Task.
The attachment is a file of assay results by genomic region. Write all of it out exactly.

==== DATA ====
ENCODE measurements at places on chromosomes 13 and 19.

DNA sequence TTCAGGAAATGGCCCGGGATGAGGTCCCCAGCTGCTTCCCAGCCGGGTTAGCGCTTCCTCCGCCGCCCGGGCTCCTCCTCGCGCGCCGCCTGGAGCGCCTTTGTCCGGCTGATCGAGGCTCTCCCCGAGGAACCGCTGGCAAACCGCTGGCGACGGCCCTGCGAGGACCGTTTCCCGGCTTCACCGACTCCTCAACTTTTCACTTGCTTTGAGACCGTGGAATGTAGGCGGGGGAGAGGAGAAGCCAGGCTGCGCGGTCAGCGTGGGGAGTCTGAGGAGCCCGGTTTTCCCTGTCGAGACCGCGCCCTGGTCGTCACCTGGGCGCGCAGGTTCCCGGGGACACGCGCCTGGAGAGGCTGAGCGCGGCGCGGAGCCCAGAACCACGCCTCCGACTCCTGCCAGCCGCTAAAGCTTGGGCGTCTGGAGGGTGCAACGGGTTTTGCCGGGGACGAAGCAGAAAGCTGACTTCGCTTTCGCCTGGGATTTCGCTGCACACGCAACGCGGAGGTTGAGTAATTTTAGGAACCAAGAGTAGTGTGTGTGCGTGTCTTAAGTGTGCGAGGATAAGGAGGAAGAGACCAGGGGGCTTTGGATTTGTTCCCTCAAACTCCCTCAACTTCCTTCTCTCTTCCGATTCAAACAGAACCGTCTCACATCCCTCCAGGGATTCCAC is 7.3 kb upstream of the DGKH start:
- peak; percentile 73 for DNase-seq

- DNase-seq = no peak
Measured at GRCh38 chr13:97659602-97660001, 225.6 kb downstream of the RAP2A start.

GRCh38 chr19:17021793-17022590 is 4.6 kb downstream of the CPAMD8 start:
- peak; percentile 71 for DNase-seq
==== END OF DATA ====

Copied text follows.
ENCODE measurements at places on chromosomes 13 and 19.

DNA sequence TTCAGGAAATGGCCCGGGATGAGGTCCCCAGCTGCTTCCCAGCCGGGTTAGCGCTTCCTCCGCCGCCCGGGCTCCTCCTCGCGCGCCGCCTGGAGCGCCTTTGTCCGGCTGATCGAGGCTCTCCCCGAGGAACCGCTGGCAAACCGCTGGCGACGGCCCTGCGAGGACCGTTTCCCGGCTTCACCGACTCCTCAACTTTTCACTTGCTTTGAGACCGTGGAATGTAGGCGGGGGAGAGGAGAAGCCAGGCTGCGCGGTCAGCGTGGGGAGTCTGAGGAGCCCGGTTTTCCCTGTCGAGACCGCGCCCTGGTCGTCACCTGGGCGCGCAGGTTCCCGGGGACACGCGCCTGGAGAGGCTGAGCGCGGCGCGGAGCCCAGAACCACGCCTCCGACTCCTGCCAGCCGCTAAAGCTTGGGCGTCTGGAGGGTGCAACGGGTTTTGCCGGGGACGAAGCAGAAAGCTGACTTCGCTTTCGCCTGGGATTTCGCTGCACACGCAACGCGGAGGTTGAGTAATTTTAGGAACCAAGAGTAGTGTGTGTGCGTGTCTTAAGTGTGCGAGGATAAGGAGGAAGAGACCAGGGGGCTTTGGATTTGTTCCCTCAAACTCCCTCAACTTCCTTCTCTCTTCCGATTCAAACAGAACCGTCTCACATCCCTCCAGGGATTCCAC is 7.3 kb upstream of the DGKH start:
- peak; percentile 73 for DNase-seq

- DNase-seq = no peak
Measured at GRCh38 chr13:97659602-97660001, 225.6 kb downstream of the RAP2A start.

GRCh38 chr19:17021793-17022590 is 4.6 kb downstream of the CPAMD8 start:
- peak; percentile 71 for DNase-seq